The wheat has been harvested, and most of the straw has been baled. The wheat yielded about 65 bu/acre. The price is high right now, sadly due to the misfortune of farmers everywhere. Now we’re seeing the sandhill cranes and Canada geese gleaning our wheat fields and probably finding bugs and frogs in the stubble. The next crop related job will be cutting and baling a small field of hay. The lack of rain and high temps have burned up our pastures (and lawn) so we’ll be needing more hay than usual. The sheep aren’t getting anything out of the pastures now, and Lee’s had to supplement them with hay.
We are still very dry. Last night while all around us rain was falling, sometimes in gully washer proportions, we got a measly 1/10″! It didn’t even settle the dust and only served to raise the humidity levels. There are more chances for rain in the next few days and we’re hoping some of it will fall on our farm.
Even with the lack of rain, the roadside weeds and wildflowers are still abundant. One of my favorites is wild chicory. Its flowers are such a pretty shade of blue.
This summer has been hard on the farm cats. We started this spring with 10, and we’ve lost several, either to illness or the road, or just unknown causes. One of the kitties was dead on the road the other day and it’s the first time I’ve ever lost a cat that way and known it, in all these years. We have more traffic on our road lately because we have new neighbors building a house and there’s lots of construction activity. Well anyway, I think our current cat count is 5 or 6.
We’re anticipating some family visits in the next few weeks. Collin will be home on leave soon, and Meredith and her family will be here for a few days in August. Kay and the girls will be coming in August too.
Here’s a slideshow of photos I’ve taken in the past few days:
A sign of impending Fall is the birds coming together in flocks, feeding and getting ready for the long flight south. Yesterday there was a group of about 40-50 sandhill cranes in a field down the road from us. The little family I’ve been watching all summer is still intact, 2 youngsters and their parents. I took their picture yesterday. Click on it to see it full size. I’m thrilled that they managed to raise both chicks with no mishaps. They feed every day in the hay field behind the house and I’ve enjoyed watching the little ones grow.
Most of the barn swallows have left. There are a few stragglers still here, the ones that nested late. Lee just had a nest full of fledgelings leave his barn. The barn swallows gather and start perching on the wires shortly before they fly away for the winter. My favorite barn swallow characteristic is the way the babies know to turn around and hang their butts over the side of the nest to poop. I’m in awe of their instincts, but it just makes me giggle to see them do that.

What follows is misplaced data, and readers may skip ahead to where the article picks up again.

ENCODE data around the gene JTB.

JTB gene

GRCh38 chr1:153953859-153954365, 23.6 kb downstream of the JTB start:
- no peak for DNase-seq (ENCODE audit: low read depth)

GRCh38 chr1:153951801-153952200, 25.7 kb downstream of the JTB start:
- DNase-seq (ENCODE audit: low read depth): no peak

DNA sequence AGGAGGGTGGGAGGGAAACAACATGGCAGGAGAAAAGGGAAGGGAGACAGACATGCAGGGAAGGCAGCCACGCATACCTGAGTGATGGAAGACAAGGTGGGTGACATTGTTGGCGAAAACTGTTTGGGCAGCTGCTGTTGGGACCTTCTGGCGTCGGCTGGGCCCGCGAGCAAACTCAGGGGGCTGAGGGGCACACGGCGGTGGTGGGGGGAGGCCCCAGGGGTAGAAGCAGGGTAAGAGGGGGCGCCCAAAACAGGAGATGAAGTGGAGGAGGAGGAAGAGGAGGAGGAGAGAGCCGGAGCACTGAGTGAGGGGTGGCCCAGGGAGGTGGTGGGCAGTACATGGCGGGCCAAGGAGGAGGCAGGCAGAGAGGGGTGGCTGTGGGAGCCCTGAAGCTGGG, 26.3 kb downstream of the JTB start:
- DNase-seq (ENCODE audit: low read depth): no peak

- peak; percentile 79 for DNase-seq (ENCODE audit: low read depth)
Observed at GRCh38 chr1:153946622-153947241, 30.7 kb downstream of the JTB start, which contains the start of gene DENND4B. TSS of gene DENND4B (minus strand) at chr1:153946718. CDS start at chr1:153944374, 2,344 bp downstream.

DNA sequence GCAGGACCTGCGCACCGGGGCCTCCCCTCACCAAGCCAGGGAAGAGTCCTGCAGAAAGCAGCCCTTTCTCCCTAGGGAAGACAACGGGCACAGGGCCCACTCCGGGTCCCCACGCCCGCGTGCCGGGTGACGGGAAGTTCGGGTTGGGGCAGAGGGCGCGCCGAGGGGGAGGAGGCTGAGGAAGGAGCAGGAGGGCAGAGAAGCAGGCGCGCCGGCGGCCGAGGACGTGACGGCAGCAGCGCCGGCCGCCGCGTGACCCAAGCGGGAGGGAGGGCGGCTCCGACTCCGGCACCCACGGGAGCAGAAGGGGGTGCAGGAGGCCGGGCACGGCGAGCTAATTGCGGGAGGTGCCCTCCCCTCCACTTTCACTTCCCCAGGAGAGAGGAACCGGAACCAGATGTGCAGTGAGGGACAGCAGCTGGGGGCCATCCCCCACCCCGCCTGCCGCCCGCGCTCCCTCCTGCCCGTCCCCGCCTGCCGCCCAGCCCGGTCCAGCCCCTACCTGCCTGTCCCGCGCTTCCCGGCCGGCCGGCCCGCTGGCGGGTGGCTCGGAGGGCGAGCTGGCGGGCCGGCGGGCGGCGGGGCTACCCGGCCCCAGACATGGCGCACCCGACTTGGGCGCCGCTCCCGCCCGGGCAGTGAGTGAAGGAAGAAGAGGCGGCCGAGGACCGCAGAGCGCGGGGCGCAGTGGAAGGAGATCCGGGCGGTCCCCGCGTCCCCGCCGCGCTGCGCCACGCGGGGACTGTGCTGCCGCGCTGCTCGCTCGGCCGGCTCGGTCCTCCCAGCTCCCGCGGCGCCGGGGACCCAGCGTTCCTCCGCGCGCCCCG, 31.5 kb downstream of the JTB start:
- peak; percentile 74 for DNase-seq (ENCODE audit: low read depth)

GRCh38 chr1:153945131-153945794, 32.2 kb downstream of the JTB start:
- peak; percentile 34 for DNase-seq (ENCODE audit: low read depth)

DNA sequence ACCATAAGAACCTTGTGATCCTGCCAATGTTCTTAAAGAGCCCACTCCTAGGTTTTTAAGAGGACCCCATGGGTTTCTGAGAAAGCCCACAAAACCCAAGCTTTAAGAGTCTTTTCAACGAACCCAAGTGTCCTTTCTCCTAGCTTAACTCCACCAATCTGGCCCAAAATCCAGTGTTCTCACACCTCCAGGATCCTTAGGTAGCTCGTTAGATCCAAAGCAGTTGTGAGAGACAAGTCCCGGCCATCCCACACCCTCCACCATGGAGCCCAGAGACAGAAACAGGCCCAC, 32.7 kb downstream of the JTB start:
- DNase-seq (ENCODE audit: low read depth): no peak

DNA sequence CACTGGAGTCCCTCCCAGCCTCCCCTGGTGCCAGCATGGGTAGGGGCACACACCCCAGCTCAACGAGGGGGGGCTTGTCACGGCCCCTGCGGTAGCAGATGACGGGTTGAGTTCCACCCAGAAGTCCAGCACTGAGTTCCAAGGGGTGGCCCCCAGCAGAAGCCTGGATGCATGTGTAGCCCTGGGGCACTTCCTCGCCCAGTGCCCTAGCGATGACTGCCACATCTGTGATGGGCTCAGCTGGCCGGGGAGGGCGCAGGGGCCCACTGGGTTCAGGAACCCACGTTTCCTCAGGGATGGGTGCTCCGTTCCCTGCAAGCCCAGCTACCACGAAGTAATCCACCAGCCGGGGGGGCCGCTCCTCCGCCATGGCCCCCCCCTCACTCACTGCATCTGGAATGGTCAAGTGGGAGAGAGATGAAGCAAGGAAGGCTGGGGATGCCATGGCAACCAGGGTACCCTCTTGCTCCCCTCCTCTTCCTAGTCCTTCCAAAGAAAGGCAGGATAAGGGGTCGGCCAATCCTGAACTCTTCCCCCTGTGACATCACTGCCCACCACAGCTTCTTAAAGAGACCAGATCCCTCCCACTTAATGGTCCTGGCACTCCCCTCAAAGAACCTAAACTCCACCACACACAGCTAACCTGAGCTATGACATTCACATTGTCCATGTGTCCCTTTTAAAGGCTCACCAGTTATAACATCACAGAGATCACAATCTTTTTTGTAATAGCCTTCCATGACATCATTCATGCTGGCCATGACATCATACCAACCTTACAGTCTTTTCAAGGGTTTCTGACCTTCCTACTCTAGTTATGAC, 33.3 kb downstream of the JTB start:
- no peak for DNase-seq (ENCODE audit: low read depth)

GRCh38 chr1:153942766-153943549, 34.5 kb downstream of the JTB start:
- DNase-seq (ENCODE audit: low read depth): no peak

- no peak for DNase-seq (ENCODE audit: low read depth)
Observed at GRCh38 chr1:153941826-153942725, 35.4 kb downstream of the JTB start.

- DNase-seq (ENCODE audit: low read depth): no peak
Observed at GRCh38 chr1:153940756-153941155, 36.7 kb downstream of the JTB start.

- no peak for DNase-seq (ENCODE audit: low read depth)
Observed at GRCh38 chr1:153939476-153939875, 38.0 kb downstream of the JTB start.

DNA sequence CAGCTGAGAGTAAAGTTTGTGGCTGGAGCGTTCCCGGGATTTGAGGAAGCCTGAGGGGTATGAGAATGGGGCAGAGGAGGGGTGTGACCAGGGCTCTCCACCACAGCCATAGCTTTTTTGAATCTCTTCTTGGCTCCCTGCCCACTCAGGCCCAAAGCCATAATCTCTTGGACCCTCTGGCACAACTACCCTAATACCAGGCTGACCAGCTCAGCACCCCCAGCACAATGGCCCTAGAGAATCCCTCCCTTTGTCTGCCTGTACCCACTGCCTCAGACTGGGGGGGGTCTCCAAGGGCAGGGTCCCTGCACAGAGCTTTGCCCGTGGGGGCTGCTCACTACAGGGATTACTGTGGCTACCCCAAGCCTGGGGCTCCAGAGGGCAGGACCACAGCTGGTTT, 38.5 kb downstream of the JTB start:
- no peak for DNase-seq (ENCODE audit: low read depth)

No entry about fall birds would be complete without a mention of the Canada Geese. Did you notice that I wrote Canada and not Canadian? They’re not Canadian geese, they’re Canada Geese. I just had to get that off my chest. Living on the edge of the Horicon Marsh like we do, we see the spring and fall migration of the geese first hand. They won’t be going south for several weeks, but they’re getting together in more organized flocks and making lots of noise when they fly over us.
I could go on and on about the birds we’re privileged to see here. Did I mention that I’m a bird watcher? I could tell you about the American White Pelicans that fly over daily, and the Tundra Swans we see frequently, and the Whooping Crane that lives with the Sandhills, but I won’t 🙂
photo credit Richard Demier
Last Wednesday I saw a sandhill crane family in the field behind my house. There were 2 adults, and 2 chicks. The chicks seemed bigger than they should be, and weren’t the round, fuzzy, fluff balls that I expected. They still have their yellow brown baby color and are very small. Sandhills usually lay 2 eggs, and it seems like one of them is dispensable. Either they lose the egg before it hatches, or they hatch both chicks, but one dies or is lost to predators. Last year I had a similar sighting, a family with 2 chicks. They lost one of the chicks at some point, and only raised one. We saw the family of 3 all summer and fall, until they migrated. I’m pretty sure the 3 cranes I saw in the early spring this year were the same family. I hope the little family of 4 stays intact, but I know that’s a big expectation and not likely to happen. Lee’s been planting soybeans in their favorite field, so I haven’t seen them for a couple of days.
Update on July 5: Both baby cranes are alive and well. They’re nearly as tall as their parents, have all of their feathers instead of fluffy down, and they look great.